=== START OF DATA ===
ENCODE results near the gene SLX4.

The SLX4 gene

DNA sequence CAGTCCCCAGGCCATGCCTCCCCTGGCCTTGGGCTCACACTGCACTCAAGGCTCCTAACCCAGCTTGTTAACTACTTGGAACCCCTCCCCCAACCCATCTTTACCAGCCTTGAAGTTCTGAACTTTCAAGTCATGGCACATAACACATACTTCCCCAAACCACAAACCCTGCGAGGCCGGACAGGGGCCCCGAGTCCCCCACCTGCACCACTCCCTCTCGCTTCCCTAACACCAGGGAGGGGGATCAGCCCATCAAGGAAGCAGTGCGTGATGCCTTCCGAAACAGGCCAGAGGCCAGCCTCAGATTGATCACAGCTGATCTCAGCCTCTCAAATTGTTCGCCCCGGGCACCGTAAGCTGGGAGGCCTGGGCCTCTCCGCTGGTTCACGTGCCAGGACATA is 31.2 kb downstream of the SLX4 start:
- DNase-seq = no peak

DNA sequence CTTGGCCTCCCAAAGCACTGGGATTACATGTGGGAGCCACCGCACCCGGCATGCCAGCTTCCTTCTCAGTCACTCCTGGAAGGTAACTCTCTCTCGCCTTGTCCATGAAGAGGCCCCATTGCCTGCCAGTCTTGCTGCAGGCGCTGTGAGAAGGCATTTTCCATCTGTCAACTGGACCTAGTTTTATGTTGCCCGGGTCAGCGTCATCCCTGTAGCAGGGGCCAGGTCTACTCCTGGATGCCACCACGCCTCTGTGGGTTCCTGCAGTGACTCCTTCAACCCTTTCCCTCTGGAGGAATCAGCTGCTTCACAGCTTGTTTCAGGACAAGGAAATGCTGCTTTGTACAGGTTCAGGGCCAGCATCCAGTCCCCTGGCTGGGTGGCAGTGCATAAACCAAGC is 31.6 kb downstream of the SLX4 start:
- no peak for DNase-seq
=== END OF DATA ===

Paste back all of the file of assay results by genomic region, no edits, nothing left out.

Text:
ENCODE results near the gene SLX4.

The SLX4 gene

DNA sequence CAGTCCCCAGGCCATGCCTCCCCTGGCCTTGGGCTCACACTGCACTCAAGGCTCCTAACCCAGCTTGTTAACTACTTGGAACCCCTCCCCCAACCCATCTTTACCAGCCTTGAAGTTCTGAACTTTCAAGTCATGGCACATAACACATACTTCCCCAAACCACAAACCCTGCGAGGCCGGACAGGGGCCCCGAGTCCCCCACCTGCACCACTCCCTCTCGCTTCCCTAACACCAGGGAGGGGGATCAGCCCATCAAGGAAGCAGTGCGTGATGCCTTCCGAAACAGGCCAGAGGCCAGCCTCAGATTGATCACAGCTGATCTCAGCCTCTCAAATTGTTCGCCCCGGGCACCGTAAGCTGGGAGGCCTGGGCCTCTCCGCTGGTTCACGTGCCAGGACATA is 31.2 kb downstream of the SLX4 start:
- DNase-seq = no peak

DNA sequence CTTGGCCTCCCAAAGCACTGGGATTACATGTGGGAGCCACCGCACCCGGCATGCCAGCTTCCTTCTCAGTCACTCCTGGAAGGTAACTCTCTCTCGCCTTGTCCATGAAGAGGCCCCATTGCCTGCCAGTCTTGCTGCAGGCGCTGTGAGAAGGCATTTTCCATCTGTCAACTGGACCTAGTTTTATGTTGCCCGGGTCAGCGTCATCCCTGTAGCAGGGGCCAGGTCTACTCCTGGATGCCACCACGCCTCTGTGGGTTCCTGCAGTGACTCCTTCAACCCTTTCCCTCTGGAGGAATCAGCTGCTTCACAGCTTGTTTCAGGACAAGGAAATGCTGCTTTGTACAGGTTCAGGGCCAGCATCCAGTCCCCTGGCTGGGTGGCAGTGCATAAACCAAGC is 31.6 kb downstream of the SLX4 start:
- no peak for DNase-seq